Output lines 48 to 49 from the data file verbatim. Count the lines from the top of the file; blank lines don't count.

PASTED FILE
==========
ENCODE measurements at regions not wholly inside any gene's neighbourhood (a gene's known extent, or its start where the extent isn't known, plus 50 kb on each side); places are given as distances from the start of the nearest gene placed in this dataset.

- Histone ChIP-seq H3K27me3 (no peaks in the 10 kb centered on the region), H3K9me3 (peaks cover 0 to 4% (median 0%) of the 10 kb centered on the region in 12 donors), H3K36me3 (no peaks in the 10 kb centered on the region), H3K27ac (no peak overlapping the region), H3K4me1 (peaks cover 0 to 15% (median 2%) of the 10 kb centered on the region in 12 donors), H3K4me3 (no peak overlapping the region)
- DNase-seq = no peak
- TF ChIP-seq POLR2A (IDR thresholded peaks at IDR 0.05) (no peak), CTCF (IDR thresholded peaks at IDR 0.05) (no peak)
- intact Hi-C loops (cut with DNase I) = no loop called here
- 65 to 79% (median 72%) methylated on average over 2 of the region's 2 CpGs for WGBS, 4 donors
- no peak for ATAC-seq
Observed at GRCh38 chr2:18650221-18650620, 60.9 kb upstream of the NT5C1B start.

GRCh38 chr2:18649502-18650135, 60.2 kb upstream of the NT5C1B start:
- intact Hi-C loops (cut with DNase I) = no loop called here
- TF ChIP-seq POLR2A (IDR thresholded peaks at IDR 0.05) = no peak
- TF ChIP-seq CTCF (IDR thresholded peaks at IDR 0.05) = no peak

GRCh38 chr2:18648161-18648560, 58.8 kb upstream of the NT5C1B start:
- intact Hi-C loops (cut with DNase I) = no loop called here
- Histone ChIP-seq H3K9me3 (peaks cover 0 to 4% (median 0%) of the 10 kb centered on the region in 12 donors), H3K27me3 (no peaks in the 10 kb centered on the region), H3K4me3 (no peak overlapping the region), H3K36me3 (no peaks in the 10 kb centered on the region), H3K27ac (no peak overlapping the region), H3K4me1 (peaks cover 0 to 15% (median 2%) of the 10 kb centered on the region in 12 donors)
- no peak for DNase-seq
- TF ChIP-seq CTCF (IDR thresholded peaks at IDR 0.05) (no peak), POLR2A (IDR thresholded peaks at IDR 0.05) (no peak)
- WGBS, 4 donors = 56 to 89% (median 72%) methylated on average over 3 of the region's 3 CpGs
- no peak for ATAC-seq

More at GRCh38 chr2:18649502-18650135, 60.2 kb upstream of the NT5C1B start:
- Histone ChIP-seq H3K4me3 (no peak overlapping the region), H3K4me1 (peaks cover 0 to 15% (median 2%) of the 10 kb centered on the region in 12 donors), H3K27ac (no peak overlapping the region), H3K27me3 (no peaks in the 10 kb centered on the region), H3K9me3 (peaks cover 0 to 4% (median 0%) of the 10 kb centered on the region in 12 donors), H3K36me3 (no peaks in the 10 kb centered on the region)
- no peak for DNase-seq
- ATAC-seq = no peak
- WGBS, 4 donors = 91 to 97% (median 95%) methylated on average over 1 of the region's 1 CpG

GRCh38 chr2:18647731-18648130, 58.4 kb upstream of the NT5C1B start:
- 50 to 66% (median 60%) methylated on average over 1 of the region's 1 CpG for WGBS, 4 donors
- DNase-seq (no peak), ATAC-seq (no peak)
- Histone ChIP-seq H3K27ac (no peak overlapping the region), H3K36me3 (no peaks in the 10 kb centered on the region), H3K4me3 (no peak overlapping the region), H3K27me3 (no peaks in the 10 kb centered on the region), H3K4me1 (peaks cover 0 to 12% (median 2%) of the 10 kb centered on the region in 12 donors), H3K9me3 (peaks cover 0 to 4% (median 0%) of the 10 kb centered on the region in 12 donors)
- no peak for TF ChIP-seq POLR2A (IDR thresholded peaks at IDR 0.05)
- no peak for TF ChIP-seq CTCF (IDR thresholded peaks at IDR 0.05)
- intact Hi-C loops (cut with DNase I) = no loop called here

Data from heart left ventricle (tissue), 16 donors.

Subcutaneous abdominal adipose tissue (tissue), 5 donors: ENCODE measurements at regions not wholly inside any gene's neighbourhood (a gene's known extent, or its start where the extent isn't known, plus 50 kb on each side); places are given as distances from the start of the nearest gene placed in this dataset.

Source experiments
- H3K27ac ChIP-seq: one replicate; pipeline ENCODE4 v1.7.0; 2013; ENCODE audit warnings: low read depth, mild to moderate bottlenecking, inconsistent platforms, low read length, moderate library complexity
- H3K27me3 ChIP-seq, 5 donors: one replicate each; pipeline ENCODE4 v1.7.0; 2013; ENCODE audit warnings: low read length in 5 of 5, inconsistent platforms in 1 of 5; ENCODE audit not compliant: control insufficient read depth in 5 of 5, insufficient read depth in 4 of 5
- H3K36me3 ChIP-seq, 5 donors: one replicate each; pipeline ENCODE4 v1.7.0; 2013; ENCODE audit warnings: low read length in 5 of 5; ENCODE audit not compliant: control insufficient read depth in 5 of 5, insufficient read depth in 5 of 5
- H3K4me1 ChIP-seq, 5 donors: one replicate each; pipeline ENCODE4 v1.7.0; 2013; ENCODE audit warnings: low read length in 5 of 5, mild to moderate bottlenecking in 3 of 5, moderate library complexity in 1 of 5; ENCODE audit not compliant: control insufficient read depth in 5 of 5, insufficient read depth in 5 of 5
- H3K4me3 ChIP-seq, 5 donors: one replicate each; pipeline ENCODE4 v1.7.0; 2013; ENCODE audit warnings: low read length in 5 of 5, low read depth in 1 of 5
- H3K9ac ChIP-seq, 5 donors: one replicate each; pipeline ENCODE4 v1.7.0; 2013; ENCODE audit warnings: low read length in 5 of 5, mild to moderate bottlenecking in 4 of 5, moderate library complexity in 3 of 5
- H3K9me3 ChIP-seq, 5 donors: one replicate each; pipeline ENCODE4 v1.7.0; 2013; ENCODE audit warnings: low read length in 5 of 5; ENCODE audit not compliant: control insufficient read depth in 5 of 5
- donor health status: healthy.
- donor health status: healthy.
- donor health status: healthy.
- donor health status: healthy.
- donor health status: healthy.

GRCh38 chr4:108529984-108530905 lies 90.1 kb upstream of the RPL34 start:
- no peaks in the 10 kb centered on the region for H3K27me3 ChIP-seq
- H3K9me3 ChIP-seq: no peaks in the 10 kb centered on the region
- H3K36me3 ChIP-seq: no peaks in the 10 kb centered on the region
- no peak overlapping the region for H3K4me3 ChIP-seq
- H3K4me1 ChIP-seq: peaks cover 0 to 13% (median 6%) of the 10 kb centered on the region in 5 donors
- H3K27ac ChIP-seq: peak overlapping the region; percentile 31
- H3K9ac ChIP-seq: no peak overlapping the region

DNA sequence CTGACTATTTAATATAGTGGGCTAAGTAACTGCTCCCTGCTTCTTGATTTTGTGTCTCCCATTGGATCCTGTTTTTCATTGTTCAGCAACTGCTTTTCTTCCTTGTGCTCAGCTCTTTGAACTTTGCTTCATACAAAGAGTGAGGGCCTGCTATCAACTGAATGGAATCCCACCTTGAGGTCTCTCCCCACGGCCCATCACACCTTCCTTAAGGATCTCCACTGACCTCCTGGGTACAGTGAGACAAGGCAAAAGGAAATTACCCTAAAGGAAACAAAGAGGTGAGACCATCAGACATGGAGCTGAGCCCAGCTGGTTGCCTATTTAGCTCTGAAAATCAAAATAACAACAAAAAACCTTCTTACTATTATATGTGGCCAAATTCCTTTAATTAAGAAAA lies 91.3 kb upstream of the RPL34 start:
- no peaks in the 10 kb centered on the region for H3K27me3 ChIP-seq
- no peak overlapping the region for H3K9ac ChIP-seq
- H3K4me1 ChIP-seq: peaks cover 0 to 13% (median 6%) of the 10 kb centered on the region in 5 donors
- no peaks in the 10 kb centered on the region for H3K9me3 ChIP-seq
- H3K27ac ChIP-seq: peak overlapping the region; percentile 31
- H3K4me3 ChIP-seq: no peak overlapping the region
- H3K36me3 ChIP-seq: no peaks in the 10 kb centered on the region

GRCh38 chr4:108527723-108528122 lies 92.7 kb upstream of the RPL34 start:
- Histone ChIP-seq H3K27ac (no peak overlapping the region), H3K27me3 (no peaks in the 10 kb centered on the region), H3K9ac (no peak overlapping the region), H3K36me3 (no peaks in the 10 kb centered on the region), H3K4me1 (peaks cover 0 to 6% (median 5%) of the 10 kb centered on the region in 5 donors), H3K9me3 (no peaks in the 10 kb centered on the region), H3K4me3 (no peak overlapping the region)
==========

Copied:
- no peaks in the 10 kb centered on the region for H3K27me3 ChIP-seq
- H3K9me3 ChIP-seq: no peaks in the 10 kb centered on the region